When you go to McDonald’s and order a hamburger, you know exactly what you’re going to get. All McDonald’s burgers have a certain sameness, no matter if you order the single, the double, or the one with cheese. McDonald’s has one beef burger with certain variations. If you want more gourmet choices, you need to go to a more upscale restaurant. Which usually costs more.
True enough, but what if you could get that better burger at the same price as McDonald’s? Would you choose to go there instead?
When you walk into a bank or credit union, it’s a lot like walking into McDonald’s: they have their own loan products to offer and nothing more.
It’s “one flavor fits all.”
If you don’t fit into their mold, you’re out of luck.
On the other hand, if you choose to do business with a full service mortgage company or a mortgage broker, that loan officer has a whole smorgasbord of loan products to offer. This is because he or she can shop a variety of wholesale mortgage lenders to find the best (and least expensive) one to fit your situation.
Do You Know About Wholesale Lenders?
Many people don’t know there are wholesale lenders. When you walk into your local bank, that is retail. Did you know that your bank might also have a wholesale division? Those offices are often located in a high rise building or tucked inside a sprawling business park.
They don’t advertise on radio or TV, and they do business with the public. You have to be a broker representing a client to get a loan from them.
They may have different or more generous underwriting guidelines. Sometimes they offer better interest rates, too.
Having a “Plan B” Option is Better!
Not long ago, a home owner came to me asking for an FHA Streamline Refinance. I sent the loan application through our own in-house lending, but unfortunately, it didn’t work out. If I’d been working at a bank, that would have been the end of the story for the home owner. But because I can also shop wholesale lenders and broker out loans, I was able to find the perfect match. The home owner is lowering her interest rate by a full 1% and saving a significant chunk of money as a result.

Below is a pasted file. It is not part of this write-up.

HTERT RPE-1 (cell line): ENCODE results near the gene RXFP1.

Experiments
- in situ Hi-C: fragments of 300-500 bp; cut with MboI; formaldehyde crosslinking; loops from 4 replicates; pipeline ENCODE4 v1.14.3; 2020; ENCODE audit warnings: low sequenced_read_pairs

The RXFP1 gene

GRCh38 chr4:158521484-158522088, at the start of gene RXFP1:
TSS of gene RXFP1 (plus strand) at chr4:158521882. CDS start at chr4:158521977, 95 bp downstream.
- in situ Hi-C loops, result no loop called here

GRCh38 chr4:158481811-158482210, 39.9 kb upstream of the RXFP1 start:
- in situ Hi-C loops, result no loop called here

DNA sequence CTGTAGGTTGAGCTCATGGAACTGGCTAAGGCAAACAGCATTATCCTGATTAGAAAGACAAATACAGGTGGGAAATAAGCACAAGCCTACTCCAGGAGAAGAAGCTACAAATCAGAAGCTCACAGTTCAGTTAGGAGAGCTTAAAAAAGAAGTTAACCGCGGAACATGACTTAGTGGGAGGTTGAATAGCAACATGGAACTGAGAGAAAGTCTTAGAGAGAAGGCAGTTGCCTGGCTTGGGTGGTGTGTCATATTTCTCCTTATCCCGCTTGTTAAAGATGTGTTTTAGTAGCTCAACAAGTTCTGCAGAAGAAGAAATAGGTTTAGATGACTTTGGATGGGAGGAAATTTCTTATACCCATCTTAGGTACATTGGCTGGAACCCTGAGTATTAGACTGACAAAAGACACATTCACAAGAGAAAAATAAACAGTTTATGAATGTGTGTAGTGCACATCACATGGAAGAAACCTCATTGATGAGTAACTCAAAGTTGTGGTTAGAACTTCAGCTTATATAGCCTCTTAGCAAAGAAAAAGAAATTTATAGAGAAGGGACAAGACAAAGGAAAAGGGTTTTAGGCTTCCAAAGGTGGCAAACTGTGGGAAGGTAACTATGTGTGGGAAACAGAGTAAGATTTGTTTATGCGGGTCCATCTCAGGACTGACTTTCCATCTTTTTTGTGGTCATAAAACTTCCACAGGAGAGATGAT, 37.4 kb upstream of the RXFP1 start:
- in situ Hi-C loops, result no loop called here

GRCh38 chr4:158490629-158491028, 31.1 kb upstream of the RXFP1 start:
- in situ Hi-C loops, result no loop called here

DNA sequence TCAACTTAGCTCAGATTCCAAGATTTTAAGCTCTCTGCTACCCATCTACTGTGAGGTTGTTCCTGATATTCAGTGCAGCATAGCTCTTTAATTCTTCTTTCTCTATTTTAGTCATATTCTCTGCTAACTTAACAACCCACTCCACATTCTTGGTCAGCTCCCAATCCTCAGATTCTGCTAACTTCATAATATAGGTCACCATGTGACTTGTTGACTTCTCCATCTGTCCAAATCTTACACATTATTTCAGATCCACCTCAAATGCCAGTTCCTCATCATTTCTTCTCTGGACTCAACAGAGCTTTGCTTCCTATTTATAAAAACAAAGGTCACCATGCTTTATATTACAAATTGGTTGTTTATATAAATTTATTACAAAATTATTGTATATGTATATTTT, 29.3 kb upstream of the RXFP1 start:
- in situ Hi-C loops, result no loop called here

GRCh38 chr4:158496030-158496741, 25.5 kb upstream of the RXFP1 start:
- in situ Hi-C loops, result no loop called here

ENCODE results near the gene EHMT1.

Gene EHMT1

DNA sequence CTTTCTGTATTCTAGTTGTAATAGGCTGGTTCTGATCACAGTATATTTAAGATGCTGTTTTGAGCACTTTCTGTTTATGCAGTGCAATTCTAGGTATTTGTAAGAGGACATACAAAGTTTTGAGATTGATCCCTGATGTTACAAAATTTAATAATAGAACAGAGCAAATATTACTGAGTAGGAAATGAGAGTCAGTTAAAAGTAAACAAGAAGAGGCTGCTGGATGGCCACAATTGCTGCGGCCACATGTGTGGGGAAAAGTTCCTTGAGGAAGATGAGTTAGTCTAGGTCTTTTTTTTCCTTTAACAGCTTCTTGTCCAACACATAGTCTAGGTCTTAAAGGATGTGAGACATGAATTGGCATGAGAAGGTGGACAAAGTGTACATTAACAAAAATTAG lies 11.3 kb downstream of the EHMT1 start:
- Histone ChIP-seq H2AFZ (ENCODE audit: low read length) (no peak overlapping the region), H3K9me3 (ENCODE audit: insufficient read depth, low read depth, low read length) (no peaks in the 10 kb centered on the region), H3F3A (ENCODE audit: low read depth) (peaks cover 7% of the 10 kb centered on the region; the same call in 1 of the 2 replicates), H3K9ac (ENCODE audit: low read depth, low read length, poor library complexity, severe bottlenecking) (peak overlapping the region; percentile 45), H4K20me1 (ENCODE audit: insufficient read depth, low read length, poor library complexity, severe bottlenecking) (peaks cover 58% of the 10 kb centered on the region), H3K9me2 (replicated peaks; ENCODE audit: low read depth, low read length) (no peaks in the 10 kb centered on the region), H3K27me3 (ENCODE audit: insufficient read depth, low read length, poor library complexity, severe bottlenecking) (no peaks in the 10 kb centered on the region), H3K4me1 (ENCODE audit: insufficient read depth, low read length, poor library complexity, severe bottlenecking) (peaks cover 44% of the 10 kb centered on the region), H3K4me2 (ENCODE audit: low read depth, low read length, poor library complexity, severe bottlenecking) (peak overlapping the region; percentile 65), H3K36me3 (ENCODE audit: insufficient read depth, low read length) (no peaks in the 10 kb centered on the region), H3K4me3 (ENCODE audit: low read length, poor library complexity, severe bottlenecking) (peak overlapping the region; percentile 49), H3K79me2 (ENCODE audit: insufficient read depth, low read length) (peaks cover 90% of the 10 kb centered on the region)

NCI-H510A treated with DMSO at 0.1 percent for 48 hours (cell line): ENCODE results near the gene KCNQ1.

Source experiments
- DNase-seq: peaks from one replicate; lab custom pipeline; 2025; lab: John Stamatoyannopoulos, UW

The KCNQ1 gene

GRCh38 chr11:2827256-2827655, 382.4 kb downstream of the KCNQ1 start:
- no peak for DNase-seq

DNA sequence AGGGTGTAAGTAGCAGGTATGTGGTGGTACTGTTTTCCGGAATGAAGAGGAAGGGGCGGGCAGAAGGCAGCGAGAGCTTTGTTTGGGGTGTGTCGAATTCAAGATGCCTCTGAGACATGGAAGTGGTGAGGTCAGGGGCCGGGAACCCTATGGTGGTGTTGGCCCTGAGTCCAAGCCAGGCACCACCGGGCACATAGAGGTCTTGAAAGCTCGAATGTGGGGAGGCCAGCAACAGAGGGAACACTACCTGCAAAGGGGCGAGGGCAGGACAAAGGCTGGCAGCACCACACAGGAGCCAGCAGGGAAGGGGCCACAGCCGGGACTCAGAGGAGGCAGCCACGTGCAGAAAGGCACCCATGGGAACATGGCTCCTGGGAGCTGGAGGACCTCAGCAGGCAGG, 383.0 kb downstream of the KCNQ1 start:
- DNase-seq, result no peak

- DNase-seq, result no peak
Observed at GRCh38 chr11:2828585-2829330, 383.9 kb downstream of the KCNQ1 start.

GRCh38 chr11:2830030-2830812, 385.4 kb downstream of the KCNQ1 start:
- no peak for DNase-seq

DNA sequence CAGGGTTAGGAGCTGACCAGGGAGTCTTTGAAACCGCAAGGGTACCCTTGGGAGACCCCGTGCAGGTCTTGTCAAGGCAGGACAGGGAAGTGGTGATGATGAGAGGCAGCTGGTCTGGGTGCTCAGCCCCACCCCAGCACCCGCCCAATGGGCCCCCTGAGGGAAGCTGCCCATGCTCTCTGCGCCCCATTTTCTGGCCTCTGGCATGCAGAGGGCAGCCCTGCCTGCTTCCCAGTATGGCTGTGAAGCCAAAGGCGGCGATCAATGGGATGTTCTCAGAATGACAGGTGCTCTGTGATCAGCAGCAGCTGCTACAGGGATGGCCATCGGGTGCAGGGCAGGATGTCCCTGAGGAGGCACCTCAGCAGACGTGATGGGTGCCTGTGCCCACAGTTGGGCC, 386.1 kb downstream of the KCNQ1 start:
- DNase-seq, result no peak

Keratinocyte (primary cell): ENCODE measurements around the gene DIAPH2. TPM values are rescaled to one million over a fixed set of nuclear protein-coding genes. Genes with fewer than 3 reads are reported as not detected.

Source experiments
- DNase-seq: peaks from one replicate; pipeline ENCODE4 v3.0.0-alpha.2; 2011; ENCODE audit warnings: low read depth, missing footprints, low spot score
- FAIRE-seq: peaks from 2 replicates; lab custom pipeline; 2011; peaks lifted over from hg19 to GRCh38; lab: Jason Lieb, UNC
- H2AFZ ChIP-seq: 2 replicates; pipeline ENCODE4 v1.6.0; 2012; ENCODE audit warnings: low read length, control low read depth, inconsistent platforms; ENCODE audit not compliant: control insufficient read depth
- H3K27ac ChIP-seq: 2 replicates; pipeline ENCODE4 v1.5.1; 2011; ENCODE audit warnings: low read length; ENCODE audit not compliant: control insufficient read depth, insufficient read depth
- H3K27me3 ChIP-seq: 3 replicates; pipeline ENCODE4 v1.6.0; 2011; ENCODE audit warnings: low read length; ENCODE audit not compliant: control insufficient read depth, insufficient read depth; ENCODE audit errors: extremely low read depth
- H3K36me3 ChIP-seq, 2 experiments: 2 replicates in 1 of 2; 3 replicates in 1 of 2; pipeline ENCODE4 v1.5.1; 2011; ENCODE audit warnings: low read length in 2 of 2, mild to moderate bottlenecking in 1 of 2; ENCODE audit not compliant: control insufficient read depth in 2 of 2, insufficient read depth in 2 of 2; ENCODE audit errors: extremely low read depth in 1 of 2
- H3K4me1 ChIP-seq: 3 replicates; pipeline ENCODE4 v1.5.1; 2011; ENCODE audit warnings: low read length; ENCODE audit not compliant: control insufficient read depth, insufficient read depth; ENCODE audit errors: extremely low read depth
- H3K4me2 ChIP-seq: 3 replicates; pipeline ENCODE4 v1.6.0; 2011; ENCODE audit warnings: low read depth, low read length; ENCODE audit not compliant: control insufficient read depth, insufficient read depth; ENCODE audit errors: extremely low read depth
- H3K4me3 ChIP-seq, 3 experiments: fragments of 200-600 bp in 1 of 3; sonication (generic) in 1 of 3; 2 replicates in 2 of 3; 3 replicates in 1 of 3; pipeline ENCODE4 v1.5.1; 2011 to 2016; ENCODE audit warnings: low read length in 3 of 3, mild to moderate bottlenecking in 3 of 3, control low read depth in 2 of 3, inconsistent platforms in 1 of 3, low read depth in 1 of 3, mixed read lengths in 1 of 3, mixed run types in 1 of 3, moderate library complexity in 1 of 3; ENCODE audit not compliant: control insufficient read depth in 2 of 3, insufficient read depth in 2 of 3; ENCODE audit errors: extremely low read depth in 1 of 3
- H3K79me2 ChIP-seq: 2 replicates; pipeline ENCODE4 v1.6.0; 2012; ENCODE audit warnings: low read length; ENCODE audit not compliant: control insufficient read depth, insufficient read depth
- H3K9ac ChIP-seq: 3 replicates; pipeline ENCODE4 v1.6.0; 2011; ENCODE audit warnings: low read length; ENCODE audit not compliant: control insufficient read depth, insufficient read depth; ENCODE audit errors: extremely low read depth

The Best Mortgage Lenders
Call me biased if you like, but I favor having more loan choices.
Sure, the job is easier when you’ve got only one menu to choose from, one set of loan products. But that’s not always best for the consumer.
When I first started working in the mortgage business in 1999, I worked for a direct lender that had only one set of loan products. It was a good way to learn the basics and get started. But after a year and a half, I had to move on and up. I needed to be able to offer more choices in order to serve more people. Now I work at Cherry Creek Mortgage Company, a full service mortgage lender. I like having more choices to offer.
Thank you for stopping by my blog. I appreciate each and every reader.
Just in case you’d like to know, I am state licensed in California and Washington. (NMLS License 1284134) You can learn more about me here. There’s a “Meet Carolyn Warren” section at the bottom of that page.